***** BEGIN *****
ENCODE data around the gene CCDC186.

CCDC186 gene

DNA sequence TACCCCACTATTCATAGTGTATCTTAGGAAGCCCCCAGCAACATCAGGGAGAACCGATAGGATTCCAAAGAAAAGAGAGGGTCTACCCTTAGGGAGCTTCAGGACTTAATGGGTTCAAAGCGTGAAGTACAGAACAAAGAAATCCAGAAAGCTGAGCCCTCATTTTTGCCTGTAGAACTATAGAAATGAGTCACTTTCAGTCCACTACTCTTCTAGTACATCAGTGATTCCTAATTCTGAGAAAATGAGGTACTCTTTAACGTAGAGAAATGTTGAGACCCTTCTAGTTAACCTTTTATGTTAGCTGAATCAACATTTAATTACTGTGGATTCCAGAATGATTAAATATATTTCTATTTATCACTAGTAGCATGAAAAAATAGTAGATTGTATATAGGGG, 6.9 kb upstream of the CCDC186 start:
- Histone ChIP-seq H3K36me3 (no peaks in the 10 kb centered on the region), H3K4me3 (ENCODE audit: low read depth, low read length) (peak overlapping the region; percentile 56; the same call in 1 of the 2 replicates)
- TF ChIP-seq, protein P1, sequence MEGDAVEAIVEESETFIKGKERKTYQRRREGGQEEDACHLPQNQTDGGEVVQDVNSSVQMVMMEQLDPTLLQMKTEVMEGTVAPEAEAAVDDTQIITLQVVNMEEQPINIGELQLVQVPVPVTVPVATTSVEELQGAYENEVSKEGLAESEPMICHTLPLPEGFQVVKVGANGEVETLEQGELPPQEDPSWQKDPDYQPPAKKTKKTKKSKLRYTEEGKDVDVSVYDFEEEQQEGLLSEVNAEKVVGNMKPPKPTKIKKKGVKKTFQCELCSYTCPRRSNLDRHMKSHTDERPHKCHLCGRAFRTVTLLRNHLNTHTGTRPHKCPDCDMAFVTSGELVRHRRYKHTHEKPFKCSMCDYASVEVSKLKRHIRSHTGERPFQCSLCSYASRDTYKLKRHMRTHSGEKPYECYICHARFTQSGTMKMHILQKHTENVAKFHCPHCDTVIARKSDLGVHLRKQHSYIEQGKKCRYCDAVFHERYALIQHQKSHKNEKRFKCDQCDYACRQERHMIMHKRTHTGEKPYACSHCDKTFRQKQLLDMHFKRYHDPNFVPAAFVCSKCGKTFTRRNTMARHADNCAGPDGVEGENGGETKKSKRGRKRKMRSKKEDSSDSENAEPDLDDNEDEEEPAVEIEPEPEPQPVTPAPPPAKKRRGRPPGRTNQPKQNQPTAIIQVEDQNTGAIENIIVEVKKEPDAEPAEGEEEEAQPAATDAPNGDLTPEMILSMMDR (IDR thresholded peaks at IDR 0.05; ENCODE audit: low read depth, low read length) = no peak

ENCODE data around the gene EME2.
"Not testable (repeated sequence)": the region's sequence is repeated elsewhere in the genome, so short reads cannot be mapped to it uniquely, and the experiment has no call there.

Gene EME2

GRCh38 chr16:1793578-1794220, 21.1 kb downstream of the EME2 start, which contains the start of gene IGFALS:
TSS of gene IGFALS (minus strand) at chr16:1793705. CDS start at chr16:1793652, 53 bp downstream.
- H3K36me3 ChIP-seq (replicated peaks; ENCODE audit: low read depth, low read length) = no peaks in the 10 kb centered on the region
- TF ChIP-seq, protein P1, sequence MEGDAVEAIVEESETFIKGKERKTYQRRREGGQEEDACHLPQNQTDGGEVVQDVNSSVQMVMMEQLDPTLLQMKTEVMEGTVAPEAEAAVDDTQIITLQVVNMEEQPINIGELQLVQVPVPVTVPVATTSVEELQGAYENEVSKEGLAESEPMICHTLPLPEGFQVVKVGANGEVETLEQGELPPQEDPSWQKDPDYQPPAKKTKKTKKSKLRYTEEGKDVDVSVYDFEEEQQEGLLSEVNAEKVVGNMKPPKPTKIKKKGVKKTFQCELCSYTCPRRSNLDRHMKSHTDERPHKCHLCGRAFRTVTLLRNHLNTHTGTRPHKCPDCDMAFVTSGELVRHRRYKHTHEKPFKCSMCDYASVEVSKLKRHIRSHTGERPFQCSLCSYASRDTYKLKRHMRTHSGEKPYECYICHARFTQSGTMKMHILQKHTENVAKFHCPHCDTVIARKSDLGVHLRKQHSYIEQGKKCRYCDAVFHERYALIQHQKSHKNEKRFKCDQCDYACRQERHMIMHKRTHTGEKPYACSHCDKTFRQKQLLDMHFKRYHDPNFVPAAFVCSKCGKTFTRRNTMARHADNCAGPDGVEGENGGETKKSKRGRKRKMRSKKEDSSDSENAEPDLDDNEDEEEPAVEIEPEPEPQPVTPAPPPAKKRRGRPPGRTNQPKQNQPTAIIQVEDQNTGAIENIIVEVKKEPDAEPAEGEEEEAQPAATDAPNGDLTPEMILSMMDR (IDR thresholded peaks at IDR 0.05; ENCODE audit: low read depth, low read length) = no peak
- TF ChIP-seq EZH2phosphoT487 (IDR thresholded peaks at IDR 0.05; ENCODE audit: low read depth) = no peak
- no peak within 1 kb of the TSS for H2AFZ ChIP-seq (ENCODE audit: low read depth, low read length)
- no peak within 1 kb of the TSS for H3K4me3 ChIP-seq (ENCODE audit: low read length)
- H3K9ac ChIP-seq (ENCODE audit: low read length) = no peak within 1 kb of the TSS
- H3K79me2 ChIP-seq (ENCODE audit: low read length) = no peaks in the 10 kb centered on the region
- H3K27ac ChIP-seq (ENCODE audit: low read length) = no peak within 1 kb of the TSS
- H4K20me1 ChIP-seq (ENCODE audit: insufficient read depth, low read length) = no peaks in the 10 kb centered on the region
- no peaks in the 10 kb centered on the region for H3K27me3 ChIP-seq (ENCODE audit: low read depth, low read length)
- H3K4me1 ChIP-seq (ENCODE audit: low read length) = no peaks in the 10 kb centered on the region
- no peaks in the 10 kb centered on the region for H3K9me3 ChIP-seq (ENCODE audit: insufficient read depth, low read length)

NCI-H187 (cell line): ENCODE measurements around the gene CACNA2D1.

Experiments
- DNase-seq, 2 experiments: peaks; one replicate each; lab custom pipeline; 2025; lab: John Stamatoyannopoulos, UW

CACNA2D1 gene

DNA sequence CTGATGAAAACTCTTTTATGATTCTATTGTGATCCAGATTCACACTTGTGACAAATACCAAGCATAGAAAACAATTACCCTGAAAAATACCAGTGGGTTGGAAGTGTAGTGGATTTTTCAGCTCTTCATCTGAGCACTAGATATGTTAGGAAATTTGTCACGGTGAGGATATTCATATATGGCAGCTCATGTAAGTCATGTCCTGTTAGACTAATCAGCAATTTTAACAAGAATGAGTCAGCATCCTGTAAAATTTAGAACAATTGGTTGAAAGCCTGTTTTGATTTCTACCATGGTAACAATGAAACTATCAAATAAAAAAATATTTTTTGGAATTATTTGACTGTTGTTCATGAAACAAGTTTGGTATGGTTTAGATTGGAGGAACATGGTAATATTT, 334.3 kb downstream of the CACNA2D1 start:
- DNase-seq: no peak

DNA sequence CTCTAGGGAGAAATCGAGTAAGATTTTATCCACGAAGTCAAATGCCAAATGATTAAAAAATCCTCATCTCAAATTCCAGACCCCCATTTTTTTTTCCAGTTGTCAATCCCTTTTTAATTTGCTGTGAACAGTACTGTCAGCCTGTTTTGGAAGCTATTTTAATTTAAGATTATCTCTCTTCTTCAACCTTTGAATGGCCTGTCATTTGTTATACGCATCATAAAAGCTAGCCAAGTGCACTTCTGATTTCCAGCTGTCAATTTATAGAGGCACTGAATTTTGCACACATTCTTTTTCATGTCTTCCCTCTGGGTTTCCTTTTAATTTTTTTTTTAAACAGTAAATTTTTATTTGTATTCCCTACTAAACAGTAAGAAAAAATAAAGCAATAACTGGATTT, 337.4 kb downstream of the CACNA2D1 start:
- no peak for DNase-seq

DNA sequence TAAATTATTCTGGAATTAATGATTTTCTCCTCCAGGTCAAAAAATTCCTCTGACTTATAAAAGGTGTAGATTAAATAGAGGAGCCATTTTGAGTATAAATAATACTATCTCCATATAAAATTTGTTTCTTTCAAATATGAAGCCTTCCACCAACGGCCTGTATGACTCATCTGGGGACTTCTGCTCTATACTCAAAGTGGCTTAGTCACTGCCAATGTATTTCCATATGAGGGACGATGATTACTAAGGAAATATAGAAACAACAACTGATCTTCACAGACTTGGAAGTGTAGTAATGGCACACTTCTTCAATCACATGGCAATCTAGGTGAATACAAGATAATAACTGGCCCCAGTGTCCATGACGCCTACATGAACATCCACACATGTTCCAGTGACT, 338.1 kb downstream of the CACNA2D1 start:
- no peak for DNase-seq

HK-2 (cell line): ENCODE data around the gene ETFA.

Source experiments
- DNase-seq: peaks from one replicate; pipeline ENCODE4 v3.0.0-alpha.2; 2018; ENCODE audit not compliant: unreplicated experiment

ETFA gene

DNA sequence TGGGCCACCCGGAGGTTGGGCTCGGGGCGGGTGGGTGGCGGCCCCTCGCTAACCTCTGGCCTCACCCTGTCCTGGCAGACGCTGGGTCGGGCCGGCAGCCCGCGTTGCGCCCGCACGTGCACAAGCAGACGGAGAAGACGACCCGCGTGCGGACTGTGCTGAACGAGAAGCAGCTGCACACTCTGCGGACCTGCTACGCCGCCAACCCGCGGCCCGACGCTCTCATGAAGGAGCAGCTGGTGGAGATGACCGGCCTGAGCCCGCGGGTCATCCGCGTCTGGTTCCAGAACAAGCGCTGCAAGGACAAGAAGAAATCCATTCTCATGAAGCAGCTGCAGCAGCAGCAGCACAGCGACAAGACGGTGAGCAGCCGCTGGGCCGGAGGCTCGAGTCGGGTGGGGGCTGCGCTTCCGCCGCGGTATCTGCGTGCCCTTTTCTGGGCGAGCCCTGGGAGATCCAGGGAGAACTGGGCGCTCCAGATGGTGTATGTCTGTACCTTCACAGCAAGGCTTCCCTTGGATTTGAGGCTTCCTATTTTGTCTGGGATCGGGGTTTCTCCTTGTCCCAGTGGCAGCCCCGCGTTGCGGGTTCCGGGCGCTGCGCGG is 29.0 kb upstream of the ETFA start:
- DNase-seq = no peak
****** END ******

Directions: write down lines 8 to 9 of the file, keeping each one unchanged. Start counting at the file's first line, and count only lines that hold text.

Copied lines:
Gene EME2

GRCh38 chr16:1793578-1794220, 21.1 kb downstream of the EME2 start, which contains the start of gene IGFALS: